© 2015 Royal College of Speech and Language Therapists. Background: While autism spectrum disorder (ASD) and specific language impairment (SLI) have traditionally been conceptualized as distinct disorders, recent findings indicate that the boundaries between these two conditions are not clear-cut. While considerable research has investigated overlap in the linguistic characteristics of ASD and SLI, relatively less research has explored possible overlap in the socio-cognitive domain, particularly in terms of the emotion recognition abilities of these two groups of children. Aims: To investigate facial and vocal emotion recognition in children with ASD, children with SLI and typically developing (TD) children. To do so, the ASD group was subdivided into those with 'normal' (ALN) and those with 'impaired' (ALI) language to explore the extent to which language ability influenced performance on the emotion recognition task. Methods & Procedures: Twenty-nine children with ASD (17 ALN and 12 ALI), 18 children with SLI and 66 TD children completed visual and auditory versions of an emotion recognition task. For the visual version of the task, the participants saw photographs of people expressing one of six emotions (happy, sad, scared, angry, surprised, disgusted) on the whole face. For the auditory modality, the participants heard a neutral sentence that conveyed one of the six emotional expressions in the tone of the voice. In both conditions, the children were required to indicate how the person they could see/hear was feeling by selecting a cartoon face that was presented on the computer screen. Outcomes & Results: The results showed that all clinical groups were less accurate than the TD children when identifying emotions on the face and in the voice. While the ALN children were less accurate than the TD children only when identifying expressions that require inferring another's mental state (surprise, disgust) emotional expressions, the ALI and the SLI children were less accurate than the TD children when identifying the basic (happy, sad, scared, angry) as well as the inferred emotions. Conclusions & Implications: The results indicate that children with ALI and children with SLI share emotion recognition deficits, which are likely to be driven by the poor language abilities of these two groups.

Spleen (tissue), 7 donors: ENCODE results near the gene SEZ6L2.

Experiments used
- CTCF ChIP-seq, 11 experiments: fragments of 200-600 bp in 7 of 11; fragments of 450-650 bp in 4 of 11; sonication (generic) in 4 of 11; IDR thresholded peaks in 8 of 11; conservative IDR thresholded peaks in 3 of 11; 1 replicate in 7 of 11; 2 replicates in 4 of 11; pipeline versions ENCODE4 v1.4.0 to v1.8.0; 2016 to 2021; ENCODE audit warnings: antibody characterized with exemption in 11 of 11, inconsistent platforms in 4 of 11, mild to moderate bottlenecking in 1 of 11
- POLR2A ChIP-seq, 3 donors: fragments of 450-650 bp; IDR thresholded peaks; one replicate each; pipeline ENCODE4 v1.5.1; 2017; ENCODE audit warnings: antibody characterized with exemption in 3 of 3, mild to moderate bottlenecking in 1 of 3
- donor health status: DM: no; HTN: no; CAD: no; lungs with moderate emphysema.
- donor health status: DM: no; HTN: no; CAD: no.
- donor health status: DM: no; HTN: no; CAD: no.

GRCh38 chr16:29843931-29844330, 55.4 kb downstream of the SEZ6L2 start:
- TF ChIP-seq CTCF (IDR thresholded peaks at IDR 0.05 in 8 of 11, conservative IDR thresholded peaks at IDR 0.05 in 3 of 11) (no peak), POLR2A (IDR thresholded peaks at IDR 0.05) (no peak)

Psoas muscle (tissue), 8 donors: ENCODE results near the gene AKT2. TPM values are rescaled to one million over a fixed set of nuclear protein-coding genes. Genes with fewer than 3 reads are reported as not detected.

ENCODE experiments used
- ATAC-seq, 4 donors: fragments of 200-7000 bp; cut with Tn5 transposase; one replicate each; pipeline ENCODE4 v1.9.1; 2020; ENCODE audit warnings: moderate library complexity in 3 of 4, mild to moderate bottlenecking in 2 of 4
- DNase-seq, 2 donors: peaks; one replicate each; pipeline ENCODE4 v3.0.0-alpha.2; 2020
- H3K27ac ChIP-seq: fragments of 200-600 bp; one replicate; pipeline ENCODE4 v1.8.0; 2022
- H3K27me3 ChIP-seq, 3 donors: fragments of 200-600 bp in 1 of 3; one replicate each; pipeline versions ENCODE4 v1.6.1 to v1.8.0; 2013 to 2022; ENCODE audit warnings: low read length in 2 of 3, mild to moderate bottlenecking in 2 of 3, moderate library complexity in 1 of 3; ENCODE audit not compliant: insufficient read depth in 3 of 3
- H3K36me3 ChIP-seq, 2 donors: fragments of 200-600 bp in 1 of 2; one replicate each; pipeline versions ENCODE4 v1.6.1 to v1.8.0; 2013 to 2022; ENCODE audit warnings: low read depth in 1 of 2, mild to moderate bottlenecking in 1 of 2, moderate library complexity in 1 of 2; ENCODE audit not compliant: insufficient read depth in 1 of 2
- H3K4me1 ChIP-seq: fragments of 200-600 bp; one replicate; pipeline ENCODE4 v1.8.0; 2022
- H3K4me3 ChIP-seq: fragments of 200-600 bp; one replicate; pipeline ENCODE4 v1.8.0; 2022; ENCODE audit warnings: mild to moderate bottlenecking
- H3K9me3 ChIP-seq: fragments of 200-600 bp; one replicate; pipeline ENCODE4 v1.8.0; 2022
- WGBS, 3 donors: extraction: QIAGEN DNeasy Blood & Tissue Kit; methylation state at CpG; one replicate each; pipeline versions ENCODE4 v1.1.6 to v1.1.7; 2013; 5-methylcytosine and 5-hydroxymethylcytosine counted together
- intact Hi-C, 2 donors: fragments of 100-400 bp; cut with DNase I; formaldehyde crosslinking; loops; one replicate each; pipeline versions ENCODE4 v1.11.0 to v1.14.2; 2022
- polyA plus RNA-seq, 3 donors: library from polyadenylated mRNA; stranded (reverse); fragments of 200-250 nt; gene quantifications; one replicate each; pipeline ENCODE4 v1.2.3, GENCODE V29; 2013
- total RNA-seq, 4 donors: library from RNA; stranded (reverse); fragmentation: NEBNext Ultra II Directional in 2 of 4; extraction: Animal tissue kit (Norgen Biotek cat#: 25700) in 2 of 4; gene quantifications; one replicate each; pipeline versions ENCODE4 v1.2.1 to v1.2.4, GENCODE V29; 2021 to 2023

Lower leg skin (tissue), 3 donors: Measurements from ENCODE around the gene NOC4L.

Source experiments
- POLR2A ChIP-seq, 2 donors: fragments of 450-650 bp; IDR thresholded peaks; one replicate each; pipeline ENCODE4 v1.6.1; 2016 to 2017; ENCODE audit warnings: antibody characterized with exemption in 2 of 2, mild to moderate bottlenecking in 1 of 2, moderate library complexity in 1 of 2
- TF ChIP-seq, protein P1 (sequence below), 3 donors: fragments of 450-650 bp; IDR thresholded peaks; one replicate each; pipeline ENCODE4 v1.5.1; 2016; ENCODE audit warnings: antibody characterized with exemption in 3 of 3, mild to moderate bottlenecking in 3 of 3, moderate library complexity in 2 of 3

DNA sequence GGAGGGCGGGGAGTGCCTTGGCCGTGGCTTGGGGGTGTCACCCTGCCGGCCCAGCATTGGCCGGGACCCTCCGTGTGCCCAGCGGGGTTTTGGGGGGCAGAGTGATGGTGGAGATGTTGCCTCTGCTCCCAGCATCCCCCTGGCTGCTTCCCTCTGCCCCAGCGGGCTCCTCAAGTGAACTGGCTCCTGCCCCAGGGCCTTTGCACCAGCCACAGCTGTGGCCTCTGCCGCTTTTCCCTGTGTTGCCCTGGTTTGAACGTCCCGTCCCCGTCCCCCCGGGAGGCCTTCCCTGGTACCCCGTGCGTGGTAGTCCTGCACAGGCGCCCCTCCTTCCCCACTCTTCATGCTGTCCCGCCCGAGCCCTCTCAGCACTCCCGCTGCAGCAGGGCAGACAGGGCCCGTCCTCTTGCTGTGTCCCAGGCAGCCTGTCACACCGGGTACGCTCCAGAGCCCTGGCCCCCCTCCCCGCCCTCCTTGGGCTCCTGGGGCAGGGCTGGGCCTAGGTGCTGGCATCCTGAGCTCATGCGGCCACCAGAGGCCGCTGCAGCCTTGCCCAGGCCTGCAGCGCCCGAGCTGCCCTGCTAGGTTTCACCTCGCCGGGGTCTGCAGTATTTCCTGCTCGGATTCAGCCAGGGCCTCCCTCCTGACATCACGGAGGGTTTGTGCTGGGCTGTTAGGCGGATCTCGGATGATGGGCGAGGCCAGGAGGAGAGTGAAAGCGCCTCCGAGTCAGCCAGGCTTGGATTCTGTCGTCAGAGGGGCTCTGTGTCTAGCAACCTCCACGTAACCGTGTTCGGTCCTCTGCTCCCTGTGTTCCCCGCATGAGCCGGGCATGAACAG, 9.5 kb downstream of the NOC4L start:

|Number of pages||15|
|Journal||International Journal of Language and Communication Disorders|
|Early online date||14 Jan 2015|
|Publication status||Published - 6 Jul 2015|